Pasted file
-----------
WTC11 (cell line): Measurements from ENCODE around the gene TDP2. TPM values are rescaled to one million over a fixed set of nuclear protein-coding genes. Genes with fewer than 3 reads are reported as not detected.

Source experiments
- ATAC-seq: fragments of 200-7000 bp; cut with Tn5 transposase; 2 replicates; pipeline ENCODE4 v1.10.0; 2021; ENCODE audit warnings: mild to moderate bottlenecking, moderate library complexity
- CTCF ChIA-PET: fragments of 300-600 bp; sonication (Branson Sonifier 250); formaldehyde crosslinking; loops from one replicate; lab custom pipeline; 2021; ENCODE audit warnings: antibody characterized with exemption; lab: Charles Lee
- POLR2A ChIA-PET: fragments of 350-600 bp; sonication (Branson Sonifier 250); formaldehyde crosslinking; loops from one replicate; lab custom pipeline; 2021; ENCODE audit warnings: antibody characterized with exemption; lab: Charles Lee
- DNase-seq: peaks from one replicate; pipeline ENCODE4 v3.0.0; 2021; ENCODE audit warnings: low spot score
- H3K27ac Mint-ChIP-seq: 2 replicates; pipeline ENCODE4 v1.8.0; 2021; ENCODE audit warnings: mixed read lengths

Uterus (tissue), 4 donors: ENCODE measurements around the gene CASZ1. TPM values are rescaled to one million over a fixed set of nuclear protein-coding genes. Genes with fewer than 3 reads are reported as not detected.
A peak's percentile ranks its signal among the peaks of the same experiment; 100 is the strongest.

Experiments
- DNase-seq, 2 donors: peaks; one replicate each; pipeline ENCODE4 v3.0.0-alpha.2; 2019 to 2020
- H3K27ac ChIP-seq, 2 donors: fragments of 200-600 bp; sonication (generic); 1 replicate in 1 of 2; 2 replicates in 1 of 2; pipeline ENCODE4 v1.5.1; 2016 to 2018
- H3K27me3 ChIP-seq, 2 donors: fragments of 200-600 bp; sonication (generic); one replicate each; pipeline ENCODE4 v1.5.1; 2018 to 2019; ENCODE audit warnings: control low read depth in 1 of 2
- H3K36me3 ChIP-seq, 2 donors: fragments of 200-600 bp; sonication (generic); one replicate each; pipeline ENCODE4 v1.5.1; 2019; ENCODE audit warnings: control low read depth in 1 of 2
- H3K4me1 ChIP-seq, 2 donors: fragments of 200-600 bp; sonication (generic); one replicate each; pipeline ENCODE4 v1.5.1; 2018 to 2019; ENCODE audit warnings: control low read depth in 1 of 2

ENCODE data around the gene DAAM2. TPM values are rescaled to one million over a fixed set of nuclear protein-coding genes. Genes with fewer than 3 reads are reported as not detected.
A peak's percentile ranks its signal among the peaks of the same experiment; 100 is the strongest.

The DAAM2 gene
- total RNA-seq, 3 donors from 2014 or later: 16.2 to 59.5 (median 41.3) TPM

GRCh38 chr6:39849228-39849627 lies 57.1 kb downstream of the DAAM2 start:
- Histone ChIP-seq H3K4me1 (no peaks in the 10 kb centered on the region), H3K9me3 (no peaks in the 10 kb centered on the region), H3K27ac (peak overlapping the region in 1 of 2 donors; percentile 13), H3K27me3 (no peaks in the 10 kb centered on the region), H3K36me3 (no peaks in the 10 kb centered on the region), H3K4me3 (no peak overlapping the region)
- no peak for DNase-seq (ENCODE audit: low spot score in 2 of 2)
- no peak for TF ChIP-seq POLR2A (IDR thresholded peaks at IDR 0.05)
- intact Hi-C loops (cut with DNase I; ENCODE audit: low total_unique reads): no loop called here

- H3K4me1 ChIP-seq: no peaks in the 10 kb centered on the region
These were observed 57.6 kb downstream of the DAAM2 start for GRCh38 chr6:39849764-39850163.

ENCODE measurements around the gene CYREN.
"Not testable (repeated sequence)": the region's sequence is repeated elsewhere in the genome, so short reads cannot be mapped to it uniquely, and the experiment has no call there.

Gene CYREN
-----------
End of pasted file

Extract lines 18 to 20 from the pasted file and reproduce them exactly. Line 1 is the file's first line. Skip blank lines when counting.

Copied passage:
The DAAM2 gene
- total RNA-seq, 3 donors from 2014 or later: 16.2 to 59.5 (median 41.3) TPM

GRCh38 chr6:39849228-39849627 lies 57.1 kb downstream of the DAAM2 start: